Compliance officers at financial institutions seeking insight on the Federal Deposit Insurance Corporation’s supervisory approach to banks' relationships with third-party payment processors will want to pay attention to recent speech given by FDIC acting general counsel Richard Osterman.
In a speech this month before the Subcommittee on Oversight and Investigations Committee on Financial Services, Osterman acknowledged the challenges and risks financial institutions face when engaging with third-party payment processors (TPPP), who “may have relationships with hundreds or even thousands of merchant clients for which they initiate transactions,” he said. “The vast majority of transactions passing through financial institutions and payment processors are legitimate transactions initiated by reputable merchants.”
Where a third party initiates a transaction that is not legitimate, however, the bank “can be held legally responsible for facilitating the activities and transactions of the TPPP,” Osterman warned. “As a financial regulator, the FDIC is responsible for ensuring that the financial institutions we supervise fully appreciate these risks, have policies and procedures in place to identify and monitor these risks, and take reasonable measures to manage and address these risks.”
The FDIC regularly reviews relationships between banks and TPPPs. “Our supervisory approach focuses on assessing whether financial institutions are adequately overseeing activities and transactions they process and appropriately managing and mitigating related risks,” Osterman said.
Financial institutions that will avoid criticism by the FDIC are those that properly manage their account relationships with TPPPs. “When we find that an institution is not properly managing its account relationships with TPPPs, the matter is discussed with bank management and noted in the institution's report of examination,” Osterman said. “If the deficiencies are not addressed, the bank may become the subject of an enforcement action to effect corrective action.”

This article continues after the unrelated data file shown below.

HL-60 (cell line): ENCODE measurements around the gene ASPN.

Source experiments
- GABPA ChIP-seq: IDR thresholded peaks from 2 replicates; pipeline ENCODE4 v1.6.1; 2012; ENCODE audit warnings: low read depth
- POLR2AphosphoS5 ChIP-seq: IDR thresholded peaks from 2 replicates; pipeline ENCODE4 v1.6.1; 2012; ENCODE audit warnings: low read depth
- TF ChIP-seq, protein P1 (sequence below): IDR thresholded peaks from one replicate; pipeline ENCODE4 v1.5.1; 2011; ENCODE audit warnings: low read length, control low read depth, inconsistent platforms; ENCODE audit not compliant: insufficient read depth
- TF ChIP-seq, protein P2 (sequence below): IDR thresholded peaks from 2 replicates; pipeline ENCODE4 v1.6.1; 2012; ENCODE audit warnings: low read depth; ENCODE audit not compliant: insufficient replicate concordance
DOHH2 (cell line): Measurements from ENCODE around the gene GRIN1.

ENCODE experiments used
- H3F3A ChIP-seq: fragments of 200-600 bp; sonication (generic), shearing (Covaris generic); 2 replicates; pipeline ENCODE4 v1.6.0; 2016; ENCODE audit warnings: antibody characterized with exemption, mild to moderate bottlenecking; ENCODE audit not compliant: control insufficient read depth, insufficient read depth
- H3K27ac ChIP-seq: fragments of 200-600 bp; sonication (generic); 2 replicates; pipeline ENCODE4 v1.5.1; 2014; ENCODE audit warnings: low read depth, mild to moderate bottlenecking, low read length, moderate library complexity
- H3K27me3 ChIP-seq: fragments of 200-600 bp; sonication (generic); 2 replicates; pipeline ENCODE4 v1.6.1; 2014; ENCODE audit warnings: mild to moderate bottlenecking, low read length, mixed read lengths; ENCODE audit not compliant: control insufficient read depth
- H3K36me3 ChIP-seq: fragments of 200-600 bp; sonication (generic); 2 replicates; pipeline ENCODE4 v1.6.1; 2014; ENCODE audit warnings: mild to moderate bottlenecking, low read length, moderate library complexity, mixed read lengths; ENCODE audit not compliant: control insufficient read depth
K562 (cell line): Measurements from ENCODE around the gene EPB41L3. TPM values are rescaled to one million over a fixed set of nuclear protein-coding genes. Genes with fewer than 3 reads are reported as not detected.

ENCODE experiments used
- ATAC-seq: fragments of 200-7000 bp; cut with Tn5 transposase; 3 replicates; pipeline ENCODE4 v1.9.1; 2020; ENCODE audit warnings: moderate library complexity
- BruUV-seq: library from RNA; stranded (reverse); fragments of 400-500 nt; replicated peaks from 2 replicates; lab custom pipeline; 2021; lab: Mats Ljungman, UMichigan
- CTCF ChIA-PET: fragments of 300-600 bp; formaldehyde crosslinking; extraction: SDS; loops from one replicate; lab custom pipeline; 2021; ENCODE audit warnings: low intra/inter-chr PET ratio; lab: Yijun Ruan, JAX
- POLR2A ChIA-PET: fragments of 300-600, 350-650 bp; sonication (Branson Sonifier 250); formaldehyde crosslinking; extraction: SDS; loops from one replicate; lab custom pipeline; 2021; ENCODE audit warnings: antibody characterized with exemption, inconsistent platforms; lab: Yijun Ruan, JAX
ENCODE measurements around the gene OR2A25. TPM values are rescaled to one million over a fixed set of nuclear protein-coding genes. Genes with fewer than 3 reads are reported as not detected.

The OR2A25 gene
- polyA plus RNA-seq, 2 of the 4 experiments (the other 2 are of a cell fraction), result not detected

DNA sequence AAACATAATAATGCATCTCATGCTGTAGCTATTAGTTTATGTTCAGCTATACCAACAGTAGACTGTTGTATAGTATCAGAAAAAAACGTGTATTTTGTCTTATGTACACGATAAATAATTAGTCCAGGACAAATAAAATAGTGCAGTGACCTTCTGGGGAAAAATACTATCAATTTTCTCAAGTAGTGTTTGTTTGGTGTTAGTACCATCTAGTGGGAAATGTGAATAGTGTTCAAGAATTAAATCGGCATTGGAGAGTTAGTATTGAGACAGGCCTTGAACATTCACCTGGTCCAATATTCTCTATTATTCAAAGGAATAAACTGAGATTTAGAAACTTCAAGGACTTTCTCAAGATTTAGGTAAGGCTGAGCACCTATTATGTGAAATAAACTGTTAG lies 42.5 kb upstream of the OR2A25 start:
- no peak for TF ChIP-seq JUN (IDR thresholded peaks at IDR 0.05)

In September 2013, the FDIC issued a Financial Institution Letter that clarifies and reminds financial institutions of the FDIC's policy and supervisory approach. “It states that financial institutions that properly manage relationships and effectively mitigate risks are neither prohibited nor discouraged from providing payment processing services to customers, regardless of the customers' business models, provided they are operating in compliance with applicable state and federal law,” Osterman said.
Broadly speaking, the FDIC's supervisory approach “focuses on assessing whether financial institutions are adequately overseeing activities and transactions they process and appropriately managing and mitigating related risks,” Osterman said. “Our supervisory efforts to communicate these risks to banks are intended to ensure institutions perform the due diligence, underwriting, and monitoring necessary to mitigate the risks to their institutions.”
In his speech Osterman also discussed the FDIC's interaction with the Justice Department’s consumer fraud initiative, Operation Choke Point.
In early 2013, the FDIC became aware that Justice Department was conducting an investigation into the use of banks and TPPPs to facilitate illegal and fraudulent activities. The Justice Department’s efforts were aimed at addressing potential illegal activity being processed through FDIC-supervised banks.
Thus, the FDIC had responsibility “to consider the legality of certain actions involving our institutions, as well as any potential risks such activities could pose for institutions we regulate,” Osterman said.
Accordingly, FDIC staff communicated and cooperated with the staff of the Justice Department involved in so-called “Operation Choke Point” based on an interest in the investigation into potential illegal activity involving FDIC-supervised institutions. FDIC attorneys' communication and cooperation with the Justice Department included requests for information about the investigation; discussions of legal theories and the application of banking laws; and the review of documents involving FDIC-supervised institutions obtained by DOJ in the course of its investigation.
“At all times, these attorneys worked for the FDIC and were performing their duties as lawyers for the FDIC in furtherance of the FDIC's mission,” Osterman said.
“The FDIC does not and should not make business decisions for the banks that we supervise. Indeed, each bank must decide the persons and entities with which it wants to have a customer or business relationship,” Osterman said. “The FDIC has stated very clearly and publicly that financial institutions that properly manage customer relationships and effectively mitigate risks are neither prohibited nor discouraged from providing payment processing services to customers, regardless of the customers’ business models, provided they are operating in compliance with applicable state and federal law.”